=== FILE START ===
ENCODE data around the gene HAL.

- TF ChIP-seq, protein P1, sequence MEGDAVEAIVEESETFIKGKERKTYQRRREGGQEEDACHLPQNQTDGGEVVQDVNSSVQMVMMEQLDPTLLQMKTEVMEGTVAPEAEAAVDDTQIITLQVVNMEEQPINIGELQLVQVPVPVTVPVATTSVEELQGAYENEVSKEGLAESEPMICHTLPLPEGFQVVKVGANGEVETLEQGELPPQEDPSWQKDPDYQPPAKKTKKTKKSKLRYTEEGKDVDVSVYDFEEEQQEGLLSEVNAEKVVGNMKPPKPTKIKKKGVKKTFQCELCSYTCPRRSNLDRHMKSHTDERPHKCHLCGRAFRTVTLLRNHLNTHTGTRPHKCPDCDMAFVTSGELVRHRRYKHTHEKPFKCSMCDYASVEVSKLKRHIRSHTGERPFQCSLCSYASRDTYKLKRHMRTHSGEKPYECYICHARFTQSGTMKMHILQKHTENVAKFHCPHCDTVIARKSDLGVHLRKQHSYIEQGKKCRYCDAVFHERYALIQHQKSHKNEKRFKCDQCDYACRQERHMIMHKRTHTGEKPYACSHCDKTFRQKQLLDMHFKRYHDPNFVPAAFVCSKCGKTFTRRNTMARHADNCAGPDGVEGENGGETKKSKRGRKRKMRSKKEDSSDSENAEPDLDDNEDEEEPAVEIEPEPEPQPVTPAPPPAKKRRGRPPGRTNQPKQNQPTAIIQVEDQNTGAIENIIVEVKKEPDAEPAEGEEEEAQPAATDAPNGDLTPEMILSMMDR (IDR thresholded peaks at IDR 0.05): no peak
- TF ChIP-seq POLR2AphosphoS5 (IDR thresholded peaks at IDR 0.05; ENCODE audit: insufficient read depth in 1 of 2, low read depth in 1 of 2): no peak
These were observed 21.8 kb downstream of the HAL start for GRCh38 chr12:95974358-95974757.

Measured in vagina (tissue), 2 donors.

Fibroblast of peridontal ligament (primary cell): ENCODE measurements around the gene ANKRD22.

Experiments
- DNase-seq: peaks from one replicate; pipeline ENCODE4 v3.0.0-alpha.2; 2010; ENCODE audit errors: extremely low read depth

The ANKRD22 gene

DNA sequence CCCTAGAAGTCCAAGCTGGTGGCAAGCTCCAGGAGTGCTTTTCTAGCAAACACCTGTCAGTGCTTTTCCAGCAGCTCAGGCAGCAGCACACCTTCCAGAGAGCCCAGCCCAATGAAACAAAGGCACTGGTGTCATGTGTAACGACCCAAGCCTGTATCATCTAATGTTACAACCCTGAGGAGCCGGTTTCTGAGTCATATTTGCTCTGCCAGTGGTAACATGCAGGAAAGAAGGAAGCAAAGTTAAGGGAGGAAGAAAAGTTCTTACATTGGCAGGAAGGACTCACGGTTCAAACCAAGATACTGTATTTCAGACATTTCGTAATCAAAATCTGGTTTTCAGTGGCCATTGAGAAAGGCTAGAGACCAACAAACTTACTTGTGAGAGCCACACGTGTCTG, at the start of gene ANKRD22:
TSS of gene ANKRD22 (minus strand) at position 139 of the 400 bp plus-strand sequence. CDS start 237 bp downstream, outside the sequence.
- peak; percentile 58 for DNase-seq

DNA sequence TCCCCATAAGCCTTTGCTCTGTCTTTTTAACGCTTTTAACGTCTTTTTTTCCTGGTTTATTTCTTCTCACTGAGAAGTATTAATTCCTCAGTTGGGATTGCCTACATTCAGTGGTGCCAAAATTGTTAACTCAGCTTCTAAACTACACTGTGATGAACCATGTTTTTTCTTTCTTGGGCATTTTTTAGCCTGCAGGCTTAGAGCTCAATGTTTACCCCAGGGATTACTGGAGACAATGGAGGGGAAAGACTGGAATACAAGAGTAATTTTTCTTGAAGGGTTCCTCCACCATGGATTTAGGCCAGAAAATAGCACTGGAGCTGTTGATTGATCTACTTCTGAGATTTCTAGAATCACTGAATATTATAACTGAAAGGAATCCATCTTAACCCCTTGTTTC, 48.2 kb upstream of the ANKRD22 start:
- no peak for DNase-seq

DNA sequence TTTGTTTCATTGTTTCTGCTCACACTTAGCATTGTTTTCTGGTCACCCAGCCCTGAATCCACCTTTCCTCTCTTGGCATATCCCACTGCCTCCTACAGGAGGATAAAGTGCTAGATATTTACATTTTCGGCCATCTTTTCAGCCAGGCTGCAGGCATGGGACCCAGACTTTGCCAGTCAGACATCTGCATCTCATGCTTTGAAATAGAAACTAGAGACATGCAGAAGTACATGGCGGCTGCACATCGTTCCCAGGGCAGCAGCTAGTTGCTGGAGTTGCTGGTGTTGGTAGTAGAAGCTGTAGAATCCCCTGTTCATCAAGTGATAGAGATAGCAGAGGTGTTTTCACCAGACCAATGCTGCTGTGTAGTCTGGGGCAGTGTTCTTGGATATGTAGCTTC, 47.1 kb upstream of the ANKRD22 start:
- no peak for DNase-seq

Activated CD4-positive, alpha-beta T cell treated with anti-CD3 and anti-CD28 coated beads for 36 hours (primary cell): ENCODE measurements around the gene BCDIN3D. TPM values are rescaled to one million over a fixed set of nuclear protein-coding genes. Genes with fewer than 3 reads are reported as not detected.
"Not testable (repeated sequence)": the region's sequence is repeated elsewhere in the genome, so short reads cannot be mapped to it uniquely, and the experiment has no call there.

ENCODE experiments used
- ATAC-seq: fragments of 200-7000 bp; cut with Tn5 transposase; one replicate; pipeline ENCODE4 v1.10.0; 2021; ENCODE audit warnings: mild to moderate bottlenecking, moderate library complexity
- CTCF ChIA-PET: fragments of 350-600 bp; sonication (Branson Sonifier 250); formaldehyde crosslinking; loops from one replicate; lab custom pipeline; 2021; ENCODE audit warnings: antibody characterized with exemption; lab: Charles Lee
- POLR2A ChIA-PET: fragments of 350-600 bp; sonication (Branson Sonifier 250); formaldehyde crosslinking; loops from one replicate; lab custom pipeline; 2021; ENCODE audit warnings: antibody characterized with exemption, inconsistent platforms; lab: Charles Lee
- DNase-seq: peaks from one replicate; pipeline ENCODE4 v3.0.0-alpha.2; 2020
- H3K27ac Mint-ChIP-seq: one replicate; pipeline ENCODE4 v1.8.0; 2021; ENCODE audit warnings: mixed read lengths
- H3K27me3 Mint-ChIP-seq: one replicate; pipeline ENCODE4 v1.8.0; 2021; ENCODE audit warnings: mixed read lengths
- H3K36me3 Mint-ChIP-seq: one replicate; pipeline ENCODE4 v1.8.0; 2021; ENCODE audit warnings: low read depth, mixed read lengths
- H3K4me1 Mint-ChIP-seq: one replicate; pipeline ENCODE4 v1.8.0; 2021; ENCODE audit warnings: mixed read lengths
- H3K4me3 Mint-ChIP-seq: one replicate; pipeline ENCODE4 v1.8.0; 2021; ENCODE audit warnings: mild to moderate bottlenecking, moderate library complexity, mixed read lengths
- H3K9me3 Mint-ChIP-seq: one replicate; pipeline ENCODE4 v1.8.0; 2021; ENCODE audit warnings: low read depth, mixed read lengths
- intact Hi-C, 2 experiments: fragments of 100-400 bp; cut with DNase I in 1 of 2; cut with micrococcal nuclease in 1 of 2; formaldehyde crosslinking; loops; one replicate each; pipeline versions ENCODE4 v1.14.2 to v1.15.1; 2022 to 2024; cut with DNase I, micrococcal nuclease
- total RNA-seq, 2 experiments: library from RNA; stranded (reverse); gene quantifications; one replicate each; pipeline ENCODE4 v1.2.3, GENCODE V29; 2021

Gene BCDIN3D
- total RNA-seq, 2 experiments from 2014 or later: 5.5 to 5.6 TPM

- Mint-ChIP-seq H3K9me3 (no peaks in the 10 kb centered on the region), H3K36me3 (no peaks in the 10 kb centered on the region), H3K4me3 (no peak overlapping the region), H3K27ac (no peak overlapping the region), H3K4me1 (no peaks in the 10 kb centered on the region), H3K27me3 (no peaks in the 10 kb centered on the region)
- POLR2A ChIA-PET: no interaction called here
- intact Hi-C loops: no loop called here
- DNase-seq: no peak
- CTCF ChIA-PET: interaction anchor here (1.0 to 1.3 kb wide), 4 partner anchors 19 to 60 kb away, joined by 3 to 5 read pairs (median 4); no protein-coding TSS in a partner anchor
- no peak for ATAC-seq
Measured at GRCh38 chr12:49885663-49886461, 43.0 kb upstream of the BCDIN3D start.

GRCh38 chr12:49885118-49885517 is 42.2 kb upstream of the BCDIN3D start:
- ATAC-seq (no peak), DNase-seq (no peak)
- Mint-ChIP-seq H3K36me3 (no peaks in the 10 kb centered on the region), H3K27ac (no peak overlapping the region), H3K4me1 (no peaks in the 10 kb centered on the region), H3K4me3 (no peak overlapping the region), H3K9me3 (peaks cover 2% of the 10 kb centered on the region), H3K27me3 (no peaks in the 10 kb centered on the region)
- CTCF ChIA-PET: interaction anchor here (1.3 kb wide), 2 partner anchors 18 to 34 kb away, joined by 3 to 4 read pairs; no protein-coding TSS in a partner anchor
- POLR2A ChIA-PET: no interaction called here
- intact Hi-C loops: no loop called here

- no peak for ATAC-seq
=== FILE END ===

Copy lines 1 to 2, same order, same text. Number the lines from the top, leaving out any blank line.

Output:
ENCODE data around the gene HAL.

- TF ChIP-seq, protein P1, sequence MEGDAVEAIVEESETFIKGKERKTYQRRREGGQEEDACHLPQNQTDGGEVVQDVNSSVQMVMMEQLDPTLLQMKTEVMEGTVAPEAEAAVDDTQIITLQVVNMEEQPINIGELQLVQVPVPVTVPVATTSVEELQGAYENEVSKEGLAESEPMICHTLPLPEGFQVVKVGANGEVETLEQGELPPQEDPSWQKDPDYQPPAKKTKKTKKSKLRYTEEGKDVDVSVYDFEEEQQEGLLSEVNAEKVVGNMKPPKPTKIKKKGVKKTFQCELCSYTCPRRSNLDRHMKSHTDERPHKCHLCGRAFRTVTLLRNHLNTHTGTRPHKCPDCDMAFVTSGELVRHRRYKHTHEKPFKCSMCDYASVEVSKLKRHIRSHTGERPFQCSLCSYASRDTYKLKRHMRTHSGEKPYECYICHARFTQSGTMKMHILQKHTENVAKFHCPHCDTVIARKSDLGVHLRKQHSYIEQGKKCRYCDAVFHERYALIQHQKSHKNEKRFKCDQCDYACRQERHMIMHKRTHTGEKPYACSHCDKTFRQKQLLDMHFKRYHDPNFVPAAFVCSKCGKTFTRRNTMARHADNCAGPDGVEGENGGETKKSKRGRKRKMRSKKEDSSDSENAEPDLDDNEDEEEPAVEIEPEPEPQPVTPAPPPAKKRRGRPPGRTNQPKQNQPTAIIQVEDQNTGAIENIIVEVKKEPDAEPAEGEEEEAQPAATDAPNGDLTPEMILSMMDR (IDR thresholded peaks at IDR 0.05): no peak